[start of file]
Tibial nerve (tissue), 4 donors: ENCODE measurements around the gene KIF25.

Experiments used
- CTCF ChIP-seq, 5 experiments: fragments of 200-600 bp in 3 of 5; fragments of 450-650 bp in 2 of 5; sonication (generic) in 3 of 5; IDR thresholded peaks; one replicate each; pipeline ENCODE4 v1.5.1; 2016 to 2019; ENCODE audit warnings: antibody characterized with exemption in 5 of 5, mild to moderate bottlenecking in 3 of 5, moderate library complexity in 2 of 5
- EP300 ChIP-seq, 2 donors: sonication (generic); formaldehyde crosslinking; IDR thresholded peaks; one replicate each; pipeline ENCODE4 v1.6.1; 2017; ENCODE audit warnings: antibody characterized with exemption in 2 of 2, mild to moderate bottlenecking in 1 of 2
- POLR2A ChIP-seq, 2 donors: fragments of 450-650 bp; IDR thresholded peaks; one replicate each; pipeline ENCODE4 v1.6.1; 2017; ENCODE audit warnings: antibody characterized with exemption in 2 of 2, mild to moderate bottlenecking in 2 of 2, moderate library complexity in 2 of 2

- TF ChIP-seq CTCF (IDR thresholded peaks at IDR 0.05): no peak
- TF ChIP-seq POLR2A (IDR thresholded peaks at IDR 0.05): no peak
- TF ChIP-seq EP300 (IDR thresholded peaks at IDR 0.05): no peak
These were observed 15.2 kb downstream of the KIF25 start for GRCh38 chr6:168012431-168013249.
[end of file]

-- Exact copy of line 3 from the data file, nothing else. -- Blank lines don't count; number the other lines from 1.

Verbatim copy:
- CTCF ChIP-seq, 5 experiments: fragments of 200-600 bp in 3 of 5; fragments of 450-650 bp in 2 of 5; sonication (generic) in 3 of 5; IDR thresholded peaks; one replicate each; pipeline ENCODE4 v1.5.1; 2016 to 2019; ENCODE audit warnings: antibody characterized with exemption in 5 of 5, mild to moderate bottlenecking in 3 of 5, moderate library complexity in 2 of 5